January 17, 2010
For the first time ever, I’ve spent the whole day with Mom at the nursing home. I usually visit barely an hour before fleeing. But she’s just been placed in the home’s hospice program for patients who are expected to live six months — or less. And that news has miraculously endowed me with tender patience.
“We’ve been waiting 30 years for this so we’re ready,” my sister said not-very-convincingly.
Our 92-year-old mother, the Goddess of Guilt, has been ravaged by diabetes. This chronic disease does ugly things to the circulation. About two decades ago, her eyes faded until she couldn’t read anymore. Then she started tottering on swollen feet and needed a wheelchair. Along with physical deterioration came mental erosion and a series of strokes. With every setback, Mom carried on like she was dying. To console her, we’ve always dropped everything to be by her side.
So here we are again. Except there’s virtually nothing left of the woman who holds a doctorate in chemistry and was our family breadwinner. There isn’t much of her, period. Mom has become a tiny, bone-y troll who weighs in at less than 100 pounds. Plus, her liver is shutting down; she has jaundice. Oh, and she’s been diagnosed this week with Hepatitis-A. We couldn’t go in her room until we snapped on rubber gloves and a yellow hospital gown.
Even though Mom’s been in this upstate nursing home for six years, I’ve never seen her full routine. Until today. From 9 a.m. on, I watched the nurses change her diaper and the dressing on her nasty bed sore. They “washed” her with disposable, pre-packaged moist towels, applied body lotion, called her “honey,” took her temperature and cleaned the catheter attached to her pee bag.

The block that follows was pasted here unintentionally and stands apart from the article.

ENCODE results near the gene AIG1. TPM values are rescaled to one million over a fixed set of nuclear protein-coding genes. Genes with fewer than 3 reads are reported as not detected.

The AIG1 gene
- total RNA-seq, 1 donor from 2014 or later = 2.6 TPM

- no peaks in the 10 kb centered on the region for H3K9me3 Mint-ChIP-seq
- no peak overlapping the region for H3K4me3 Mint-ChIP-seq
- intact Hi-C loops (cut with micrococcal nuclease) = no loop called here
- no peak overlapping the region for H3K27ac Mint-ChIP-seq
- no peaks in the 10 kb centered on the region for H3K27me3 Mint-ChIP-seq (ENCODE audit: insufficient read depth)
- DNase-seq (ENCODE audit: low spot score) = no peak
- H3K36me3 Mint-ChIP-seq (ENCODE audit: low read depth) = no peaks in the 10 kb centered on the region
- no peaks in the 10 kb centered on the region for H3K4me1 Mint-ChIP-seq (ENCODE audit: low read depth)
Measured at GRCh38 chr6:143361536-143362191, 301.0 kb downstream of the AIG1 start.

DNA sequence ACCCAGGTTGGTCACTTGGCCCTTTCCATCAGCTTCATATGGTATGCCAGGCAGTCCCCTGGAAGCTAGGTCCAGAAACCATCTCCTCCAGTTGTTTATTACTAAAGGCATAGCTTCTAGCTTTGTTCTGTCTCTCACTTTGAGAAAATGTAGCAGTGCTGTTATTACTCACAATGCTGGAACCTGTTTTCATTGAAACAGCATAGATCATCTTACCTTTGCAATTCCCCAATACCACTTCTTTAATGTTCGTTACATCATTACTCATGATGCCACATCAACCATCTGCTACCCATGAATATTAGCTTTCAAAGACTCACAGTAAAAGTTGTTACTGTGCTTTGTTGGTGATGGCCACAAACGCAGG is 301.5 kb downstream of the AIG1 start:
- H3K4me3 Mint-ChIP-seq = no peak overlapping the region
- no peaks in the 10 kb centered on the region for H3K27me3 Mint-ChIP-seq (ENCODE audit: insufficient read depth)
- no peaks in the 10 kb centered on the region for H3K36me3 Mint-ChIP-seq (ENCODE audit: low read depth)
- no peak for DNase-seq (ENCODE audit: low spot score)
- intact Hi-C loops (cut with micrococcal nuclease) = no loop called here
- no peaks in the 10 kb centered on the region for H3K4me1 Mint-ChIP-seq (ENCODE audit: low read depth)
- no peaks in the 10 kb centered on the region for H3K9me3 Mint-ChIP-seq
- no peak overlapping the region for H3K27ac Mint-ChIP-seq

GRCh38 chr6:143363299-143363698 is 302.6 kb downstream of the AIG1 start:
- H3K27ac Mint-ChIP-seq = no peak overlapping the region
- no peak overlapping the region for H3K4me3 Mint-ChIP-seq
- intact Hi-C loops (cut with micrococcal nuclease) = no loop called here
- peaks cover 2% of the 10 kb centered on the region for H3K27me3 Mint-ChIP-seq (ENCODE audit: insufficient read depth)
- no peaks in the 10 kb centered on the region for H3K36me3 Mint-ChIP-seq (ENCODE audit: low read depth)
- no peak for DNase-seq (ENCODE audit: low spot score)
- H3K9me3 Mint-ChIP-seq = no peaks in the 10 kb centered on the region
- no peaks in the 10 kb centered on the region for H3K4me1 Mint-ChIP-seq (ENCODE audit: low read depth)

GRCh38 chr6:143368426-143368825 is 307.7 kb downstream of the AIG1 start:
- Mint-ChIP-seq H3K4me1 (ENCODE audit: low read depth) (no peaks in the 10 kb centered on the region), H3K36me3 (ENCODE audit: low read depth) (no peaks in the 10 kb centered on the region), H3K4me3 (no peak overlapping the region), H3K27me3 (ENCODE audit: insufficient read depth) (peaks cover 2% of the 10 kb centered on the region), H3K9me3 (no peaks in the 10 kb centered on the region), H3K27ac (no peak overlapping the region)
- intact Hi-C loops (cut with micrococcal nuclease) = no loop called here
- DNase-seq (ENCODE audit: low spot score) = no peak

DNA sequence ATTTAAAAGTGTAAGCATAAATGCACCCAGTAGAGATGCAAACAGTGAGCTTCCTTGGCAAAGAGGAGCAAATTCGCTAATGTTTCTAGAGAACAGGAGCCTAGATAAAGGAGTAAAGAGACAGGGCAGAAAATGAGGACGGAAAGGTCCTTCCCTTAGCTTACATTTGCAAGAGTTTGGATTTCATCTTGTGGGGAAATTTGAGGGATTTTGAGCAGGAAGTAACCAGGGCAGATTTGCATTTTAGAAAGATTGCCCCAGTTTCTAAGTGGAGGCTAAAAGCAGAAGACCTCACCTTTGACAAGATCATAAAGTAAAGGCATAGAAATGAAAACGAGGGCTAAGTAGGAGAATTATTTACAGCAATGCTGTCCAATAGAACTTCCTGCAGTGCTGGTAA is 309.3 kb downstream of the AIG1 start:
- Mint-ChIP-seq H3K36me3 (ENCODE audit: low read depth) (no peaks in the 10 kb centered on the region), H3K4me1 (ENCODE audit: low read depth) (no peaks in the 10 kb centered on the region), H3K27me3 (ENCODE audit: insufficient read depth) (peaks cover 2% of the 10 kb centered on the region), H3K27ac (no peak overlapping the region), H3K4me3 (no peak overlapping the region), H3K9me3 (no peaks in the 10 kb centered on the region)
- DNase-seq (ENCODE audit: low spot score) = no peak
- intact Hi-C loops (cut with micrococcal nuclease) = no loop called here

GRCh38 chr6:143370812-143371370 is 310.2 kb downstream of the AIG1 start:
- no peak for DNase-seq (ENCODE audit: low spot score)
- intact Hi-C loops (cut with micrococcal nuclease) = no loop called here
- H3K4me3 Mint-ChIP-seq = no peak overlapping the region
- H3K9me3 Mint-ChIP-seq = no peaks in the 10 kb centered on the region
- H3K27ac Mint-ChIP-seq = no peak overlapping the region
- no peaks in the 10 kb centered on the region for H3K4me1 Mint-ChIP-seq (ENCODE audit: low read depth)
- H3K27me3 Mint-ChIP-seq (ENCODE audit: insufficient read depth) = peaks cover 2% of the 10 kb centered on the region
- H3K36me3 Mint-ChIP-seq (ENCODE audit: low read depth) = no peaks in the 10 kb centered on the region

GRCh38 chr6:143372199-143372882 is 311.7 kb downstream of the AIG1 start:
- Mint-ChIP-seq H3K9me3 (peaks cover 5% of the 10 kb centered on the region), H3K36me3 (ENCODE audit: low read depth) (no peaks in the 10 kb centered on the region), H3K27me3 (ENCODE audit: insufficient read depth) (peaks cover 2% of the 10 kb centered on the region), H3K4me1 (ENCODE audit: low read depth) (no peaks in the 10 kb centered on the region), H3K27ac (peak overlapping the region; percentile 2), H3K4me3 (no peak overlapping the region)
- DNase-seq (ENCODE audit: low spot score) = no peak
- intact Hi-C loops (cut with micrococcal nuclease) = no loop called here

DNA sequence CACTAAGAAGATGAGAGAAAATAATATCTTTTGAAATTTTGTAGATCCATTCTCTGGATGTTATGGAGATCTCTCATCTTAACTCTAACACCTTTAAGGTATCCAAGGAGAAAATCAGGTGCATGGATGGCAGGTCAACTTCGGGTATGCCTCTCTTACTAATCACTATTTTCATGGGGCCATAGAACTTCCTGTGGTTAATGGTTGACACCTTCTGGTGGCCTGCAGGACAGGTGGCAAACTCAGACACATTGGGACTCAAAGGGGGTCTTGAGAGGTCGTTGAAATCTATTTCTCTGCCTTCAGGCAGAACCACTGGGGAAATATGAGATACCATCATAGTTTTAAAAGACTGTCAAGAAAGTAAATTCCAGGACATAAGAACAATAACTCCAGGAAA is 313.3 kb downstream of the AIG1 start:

Mom slept a lot. Once, she woke and asked me to hold her hand. I should’ve been wearing gloves but, shhhh. Don’t tell on me. Jaundice has turned her so yellow that my skin looked rosy red next to hers.
I enjoyed feeding Mom today. Since she has only a few teeth left, all her food is pureed. She’s not interested in much except for the sweets. The old diabetic still loves dessert and anything chocolate.
There was something else very different about being with her. The hospice folks have been talking to me about music therapy, that it might comfort her to her melodies that soothe her. Which makes sense. How much more blaring TV can any of us stand? Thanks to that suggestion, I brought a boom box to her room.
Mom used to love classical but the Chopin CD I played for her didn’t go over too well. “Why is there so much noise?” she complained when she woke to the sound of crashing piano chords. a little Sarah Vaughn fared better. “Very sentimental,” she said approvingly.
But you know what? The CDs helped me too. So does having my laptop with me to pass the time. I would never have lasted all day without them. Why didn’t I ever think to bring them here before???!
At the moment, we’re playing Frank Sinatra tunes. My daughter and niece are having an after-dinner chat with Mom. Grandma has just asked how my niece’s husband is doing. The dear child is now trying to convince Grandma that she’s at age 12, she’s much too young to be married. We’re glad to laugh — or else we’d be crying.